Trouble is: it isn't simple; and both methodologies (getClass() or making the method final) simply side-step the issue instead of dealing with it.

    (I've once spent several hours discovering my compareTo was not transitive. I've even resorted to debug the internals of TreeSet. I'm not going to forget for some time.)

    Oh, don't get me started on Comparable...

    Thanks very much for your input Martin. Much appreciated.

    Winston
     
    Winston Gutkowski
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    Martin Vajsar wrote:Having equals bad is horrible mostly because it manifests itself in some code far, far away from the original sin (HashSet cannot be buggy! It must be something else - someone removed that object from my set...)

    Or that your object violates another principle (which I've so far only seen mentioned in Martin Odersky's article) - Defining equals() in terms of mutable fields.

    Basically, if you want to put an object into a HashSet, it better be well nigh immutable; otherwise you're in for trouble - getClass() or no getClass().

    Winston
     
    Martin Vajsar
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    Winston Gutkowski wrote:
    I've mucked about with equals a few times and always got burned. In my opinion, anything but the getClass() technique strongly violates the KISS principle.

    And here's where we disagree. KISS is great - I'm a huge believer in keeping things simple - but it MUST be correct.

    I was actually trying to express a slightly bit different idea - that equality among different classes is inherently not simple. It's not overwhelmingly difficult, but there are a few points that one has always to keep in mind, and - especially when returning to an old code to make just a small modification, it is really easy to forgot about some of them (for me, it's mostly transitivity).

    The canEqual concept is great - and surprisingly simple to understand or visualize, since it allows to define boundaries in the class hierarchy that cannot be surpassed by equality. The problem is that it is not well known. The next Java developer won't learn about it from javadoc or Java tutorials, and when he finds it in the code, he might misunderstand it (why the heck have two methods - equals and canEqual? Can't I do with just one of them?). If canEqual would be included in Java 8 or 9, well, that would be great. The alternative is to have all developers read this discussion.

    Winston Gutkowski wrote:Or that your object violates another principle (which I've so far only seen mentioned in Martin Odersky's article) - Defining equals() in terms of mutable fields.

    This is actually mentioned in the javadoc of Set and Map, so I was aware of it from the beginning. But I've now looked up the Set interface in the Java Collections tutorial, and it is not mentioned there. It's a serious omission, in my opinion.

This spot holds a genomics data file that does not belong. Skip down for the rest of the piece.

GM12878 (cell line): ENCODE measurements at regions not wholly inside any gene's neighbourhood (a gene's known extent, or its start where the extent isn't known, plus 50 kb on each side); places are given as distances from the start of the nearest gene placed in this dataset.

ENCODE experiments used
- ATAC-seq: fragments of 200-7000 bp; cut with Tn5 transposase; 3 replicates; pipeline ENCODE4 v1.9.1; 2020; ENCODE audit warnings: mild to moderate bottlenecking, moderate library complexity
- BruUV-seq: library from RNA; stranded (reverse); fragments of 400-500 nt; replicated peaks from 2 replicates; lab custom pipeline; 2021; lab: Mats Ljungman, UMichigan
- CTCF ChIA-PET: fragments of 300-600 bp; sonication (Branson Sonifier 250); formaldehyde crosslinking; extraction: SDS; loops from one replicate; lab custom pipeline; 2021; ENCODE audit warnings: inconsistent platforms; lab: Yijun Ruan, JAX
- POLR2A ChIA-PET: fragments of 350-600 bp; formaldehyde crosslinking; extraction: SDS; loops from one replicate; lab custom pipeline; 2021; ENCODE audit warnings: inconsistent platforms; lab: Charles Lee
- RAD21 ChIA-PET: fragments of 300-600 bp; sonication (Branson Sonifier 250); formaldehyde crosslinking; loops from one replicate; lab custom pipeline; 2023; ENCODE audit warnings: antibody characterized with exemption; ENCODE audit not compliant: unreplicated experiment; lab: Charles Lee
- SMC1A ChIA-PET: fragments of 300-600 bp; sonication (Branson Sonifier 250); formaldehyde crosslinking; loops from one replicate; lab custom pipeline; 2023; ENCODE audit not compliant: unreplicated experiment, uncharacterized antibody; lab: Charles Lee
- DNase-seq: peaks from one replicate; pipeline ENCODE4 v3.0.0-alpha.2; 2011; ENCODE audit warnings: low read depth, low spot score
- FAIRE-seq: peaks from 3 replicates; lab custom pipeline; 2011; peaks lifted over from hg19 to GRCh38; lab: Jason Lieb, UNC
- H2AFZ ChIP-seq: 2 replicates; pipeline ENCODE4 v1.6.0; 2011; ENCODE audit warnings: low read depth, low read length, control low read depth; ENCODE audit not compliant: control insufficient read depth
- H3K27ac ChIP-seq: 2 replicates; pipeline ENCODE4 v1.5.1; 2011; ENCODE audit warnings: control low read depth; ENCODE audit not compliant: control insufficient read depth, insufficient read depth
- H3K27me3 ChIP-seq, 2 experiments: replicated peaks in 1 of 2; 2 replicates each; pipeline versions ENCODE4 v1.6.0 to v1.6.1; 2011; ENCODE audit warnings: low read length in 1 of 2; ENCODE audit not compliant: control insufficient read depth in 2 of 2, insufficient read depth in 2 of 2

But I have a small advantage here - I strongly prefer immutable objects. They make life so much easier! When I do need to compare mutable objects, I sometimes create another method (different from equals) for that purpose, to avoid exactly this pitfall.
     
    Winston Gutkowski
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    Martin Vajsar wrote:I was actually trying to express a slightly bit different idea - that equality among different classes is inherently not simple.

    Oh, my apologies.

    It's not overwhelmingly difficult, but there are a few points that one has always to keep in mind, and - especially when returning to an old code to make just a small modification, it is really easy to forgot about some of them (for me, it's mostly transitivity).

    Yup, it's an absolute bugger.

    The canEqual concept is great - and surprisingly simple to understand or visualize, since it allows to define boundaries in the class hierarchy that cannot be surpassed by equality. The problem is that it is not well known. The next Java developer won't learn about it from javadoc or Java tutorials, and when he finds it in the code, he might misunderstand it (why the heck have two methods - equals and canEqual? Can't I do with just one of them?). If canEqual would be included in Java 8 or 9, well, that would be great. The alternative is to have all developers read this discussion.

    Actually, that's not a bad idea at all. All you'd need is:defined in Object; and the rest would be up to authors of Java books and tutorials.

    I can even see a theme: The Three Musketeers - equals(), canEqual() and hashCode() - "All for one; and one for all".

    Winston